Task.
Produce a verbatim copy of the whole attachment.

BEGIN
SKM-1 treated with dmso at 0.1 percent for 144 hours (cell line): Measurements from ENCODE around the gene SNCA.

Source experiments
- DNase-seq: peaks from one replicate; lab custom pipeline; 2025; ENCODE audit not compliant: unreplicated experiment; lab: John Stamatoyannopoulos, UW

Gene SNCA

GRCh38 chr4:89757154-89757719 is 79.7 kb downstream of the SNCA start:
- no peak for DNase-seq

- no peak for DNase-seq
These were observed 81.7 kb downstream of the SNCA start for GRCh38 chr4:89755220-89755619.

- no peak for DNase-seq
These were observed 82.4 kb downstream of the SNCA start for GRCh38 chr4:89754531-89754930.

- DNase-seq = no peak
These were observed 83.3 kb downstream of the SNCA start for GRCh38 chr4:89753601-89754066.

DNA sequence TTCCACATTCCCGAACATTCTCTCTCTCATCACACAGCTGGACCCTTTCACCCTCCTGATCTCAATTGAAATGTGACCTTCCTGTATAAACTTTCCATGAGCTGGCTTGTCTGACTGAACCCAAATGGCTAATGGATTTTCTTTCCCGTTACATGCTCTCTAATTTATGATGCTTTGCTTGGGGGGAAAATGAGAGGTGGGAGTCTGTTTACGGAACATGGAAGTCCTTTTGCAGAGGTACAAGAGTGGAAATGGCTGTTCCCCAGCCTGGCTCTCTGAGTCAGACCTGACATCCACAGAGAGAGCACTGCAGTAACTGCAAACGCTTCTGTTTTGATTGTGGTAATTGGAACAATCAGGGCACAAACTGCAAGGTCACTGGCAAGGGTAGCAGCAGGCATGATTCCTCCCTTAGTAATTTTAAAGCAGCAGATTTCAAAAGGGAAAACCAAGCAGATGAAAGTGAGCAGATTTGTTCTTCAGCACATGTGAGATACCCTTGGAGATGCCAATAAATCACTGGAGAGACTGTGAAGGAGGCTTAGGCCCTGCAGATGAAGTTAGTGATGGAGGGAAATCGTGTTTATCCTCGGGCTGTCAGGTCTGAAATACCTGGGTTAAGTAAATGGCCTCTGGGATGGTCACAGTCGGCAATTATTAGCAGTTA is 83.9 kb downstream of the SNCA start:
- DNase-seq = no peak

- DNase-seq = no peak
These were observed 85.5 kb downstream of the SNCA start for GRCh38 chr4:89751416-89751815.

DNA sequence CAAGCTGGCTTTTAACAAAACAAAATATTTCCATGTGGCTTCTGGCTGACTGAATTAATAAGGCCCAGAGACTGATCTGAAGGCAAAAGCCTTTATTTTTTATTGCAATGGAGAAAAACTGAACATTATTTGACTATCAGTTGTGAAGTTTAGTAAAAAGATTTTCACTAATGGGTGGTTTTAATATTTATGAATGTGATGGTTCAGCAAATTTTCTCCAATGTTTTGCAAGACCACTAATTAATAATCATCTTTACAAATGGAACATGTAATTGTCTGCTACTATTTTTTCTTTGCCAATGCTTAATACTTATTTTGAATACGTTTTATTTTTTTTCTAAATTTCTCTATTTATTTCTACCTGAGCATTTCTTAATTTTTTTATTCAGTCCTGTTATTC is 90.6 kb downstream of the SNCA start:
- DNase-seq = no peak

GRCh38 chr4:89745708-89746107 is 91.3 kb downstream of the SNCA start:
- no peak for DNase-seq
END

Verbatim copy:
SKM-1 treated with dmso at 0.1 percent for 144 hours (cell line): Measurements from ENCODE around the gene SNCA.

Source experiments
- DNase-seq: peaks from one replicate; lab custom pipeline; 2025; ENCODE audit not compliant: unreplicated experiment; lab: John Stamatoyannopoulos, UW

Gene SNCA

GRCh38 chr4:89757154-89757719 is 79.7 kb downstream of the SNCA start:
- no peak for DNase-seq

- no peak for DNase-seq
These were observed 81.7 kb downstream of the SNCA start for GRCh38 chr4:89755220-89755619.

- no peak for DNase-seq
These were observed 82.4 kb downstream of the SNCA start for GRCh38 chr4:89754531-89754930.

- DNase-seq = no peak
These were observed 83.3 kb downstream of the SNCA start for GRCh38 chr4:89753601-89754066.

DNA sequence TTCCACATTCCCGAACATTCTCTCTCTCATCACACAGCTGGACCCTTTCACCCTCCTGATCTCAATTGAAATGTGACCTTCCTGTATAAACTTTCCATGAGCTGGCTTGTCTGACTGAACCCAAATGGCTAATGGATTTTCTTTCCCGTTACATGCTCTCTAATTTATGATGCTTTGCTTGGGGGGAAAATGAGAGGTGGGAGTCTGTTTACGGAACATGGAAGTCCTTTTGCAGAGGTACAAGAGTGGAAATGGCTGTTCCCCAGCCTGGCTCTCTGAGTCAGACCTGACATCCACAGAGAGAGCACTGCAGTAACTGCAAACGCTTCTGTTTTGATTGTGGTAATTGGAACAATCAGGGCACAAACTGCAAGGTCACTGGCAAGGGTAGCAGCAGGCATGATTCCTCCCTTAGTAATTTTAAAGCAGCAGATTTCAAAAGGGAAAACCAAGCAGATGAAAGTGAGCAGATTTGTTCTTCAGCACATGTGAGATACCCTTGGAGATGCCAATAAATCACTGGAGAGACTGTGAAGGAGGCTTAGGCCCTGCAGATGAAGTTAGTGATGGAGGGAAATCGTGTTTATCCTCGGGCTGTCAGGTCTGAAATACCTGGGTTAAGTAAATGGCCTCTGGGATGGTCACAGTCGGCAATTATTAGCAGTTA is 83.9 kb downstream of the SNCA start:
- DNase-seq = no peak

- DNase-seq = no peak
These were observed 85.5 kb downstream of the SNCA start for GRCh38 chr4:89751416-89751815.

DNA sequence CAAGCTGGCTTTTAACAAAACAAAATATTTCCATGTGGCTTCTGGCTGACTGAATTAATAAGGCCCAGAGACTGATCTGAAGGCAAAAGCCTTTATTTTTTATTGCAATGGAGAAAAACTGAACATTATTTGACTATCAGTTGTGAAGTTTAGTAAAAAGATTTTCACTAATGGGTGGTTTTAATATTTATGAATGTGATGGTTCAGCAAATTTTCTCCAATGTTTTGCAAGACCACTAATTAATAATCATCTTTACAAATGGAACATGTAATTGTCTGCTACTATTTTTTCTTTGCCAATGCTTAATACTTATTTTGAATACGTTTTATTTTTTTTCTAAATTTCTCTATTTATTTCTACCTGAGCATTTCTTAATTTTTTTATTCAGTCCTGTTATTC is 90.6 kb downstream of the SNCA start:
- DNase-seq = no peak

GRCh38 chr4:89745708-89746107 is 91.3 kb downstream of the SNCA start:
- no peak for DNase-seq